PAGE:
Other teachers expressed fear that they might be sued for answering students’ questions in their native languages. At Cahuenga, one teacher told Principal Lloyd Houske that he was thinking of going to work with older pupils who have a better understanding of English.

 

It is not clear what would happen to bilingual as a result of the initiative. Almost 1.4 million students statewide have limited English proficiency, a number that represents about a quarter of all the students enrolled in California’s public schools.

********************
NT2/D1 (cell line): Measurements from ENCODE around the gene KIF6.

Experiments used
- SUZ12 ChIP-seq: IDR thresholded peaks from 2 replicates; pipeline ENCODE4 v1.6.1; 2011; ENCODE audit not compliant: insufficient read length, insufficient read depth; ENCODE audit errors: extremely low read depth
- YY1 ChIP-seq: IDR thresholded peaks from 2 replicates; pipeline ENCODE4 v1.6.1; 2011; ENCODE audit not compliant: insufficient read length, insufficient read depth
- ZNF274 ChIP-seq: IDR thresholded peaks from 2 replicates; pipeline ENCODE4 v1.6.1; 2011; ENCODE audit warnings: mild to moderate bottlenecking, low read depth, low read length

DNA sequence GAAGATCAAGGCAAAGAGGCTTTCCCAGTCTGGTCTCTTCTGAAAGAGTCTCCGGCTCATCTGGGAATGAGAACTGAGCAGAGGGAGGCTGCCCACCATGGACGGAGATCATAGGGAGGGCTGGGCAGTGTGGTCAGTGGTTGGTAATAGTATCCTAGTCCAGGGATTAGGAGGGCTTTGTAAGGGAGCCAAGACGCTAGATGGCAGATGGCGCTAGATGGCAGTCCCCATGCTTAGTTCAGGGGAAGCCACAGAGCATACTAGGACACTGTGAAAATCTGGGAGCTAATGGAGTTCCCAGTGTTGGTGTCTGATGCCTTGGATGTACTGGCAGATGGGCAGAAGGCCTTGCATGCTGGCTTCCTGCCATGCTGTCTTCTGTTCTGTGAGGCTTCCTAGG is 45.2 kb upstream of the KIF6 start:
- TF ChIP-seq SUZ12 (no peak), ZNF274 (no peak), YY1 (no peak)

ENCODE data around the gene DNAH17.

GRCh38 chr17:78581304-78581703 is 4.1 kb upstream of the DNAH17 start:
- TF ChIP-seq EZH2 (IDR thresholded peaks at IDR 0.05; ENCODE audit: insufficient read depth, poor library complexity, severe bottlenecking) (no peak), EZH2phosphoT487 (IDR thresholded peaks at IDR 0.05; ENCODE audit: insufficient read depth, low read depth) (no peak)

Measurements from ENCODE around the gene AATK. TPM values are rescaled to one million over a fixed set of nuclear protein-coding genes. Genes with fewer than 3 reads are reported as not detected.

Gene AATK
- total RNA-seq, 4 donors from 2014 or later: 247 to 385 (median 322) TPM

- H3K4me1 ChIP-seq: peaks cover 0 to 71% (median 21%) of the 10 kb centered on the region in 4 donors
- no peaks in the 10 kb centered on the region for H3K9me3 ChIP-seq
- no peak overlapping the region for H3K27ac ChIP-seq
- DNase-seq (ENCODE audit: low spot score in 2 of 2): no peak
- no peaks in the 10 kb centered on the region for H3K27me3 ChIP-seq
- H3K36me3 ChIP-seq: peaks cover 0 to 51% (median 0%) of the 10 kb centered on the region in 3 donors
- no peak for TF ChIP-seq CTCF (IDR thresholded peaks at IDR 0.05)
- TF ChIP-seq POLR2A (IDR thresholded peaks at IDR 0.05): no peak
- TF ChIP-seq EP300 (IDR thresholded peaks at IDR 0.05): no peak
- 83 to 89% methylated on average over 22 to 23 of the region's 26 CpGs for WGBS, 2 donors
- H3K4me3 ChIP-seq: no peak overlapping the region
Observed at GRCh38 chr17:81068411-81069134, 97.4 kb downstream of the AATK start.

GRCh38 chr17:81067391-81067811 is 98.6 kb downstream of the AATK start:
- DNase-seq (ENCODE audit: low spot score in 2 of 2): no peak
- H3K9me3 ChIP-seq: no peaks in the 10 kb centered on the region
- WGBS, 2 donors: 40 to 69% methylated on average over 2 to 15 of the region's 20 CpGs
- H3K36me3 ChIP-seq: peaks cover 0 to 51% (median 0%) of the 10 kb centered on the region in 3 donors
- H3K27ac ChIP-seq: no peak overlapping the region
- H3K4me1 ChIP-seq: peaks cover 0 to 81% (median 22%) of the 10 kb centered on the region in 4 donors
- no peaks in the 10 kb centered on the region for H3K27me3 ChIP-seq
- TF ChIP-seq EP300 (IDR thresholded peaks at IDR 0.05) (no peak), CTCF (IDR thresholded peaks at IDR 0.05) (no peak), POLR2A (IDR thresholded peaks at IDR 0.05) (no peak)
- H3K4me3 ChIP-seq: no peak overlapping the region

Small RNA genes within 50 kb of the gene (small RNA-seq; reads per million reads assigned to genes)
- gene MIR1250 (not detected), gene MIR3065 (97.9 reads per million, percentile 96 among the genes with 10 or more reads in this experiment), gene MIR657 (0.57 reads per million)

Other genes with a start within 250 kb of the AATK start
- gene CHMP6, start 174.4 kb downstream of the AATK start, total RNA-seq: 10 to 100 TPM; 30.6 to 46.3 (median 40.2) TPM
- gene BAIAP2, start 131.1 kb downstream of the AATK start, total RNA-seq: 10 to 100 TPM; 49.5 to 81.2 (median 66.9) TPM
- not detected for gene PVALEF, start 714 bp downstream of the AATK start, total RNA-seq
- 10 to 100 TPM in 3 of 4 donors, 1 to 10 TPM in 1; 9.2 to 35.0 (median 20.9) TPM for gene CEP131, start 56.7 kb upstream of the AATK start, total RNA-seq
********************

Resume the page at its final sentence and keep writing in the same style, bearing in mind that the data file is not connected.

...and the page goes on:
The number of students in bilingual-education programs represents nearly half of students in all such programs nationwide.

 

Under certain conditions, parents can request a waiver from the new law’s language requirements. Many other aspects of the initiative remain open to interpretations that will have to be determined if the law is to begin.

 

The prevailing feeling in California is that students languish in bilingual-education programs that do not teach them English. Moreover, the state’s education bureaucracy has created incentives to keep students in such classes rather than moving them into mainstream English classes.

 

The incident that was said to serve as Unz’s inspiration for the initiative was a 1996 protest at the Ninth Street School in Los Angeles that led Spanish-speaking parents to transfer their children from bilingual programs to English-only classrooms.